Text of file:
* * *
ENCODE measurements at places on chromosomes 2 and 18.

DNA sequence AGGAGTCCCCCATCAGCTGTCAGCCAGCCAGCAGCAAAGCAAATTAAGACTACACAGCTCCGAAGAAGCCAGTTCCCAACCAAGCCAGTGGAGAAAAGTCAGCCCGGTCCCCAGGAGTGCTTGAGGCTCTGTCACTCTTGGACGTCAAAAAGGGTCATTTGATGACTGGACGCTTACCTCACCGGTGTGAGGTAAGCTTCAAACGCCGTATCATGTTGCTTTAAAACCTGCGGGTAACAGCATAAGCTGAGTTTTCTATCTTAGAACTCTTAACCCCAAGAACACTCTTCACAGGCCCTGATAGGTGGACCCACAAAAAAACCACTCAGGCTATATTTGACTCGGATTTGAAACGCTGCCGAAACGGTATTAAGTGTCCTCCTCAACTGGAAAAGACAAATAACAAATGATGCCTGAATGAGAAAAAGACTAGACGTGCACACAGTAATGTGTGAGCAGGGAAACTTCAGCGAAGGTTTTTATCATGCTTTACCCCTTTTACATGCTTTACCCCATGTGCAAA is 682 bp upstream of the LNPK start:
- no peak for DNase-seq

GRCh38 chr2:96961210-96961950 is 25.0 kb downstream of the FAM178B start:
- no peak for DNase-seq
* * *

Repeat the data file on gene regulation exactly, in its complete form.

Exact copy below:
ENCODE measurements at places on chromosomes 2 and 18.

DNA sequence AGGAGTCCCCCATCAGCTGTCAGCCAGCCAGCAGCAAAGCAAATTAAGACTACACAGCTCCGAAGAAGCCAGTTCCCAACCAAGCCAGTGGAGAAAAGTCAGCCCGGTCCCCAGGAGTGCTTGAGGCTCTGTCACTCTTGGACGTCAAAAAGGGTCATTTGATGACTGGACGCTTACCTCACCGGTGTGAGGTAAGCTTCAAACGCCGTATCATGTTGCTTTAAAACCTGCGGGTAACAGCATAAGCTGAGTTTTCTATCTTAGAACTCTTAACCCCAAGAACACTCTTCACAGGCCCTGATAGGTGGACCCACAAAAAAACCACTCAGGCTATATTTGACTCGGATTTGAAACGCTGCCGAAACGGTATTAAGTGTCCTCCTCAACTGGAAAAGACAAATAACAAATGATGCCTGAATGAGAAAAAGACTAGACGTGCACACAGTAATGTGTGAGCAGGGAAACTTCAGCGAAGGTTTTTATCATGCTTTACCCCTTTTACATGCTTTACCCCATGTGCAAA is 682 bp upstream of the LNPK start:
- no peak for DNase-seq

GRCh38 chr2:96961210-96961950 is 25.0 kb downstream of the FAM178B start:
- no peak for DNase-seq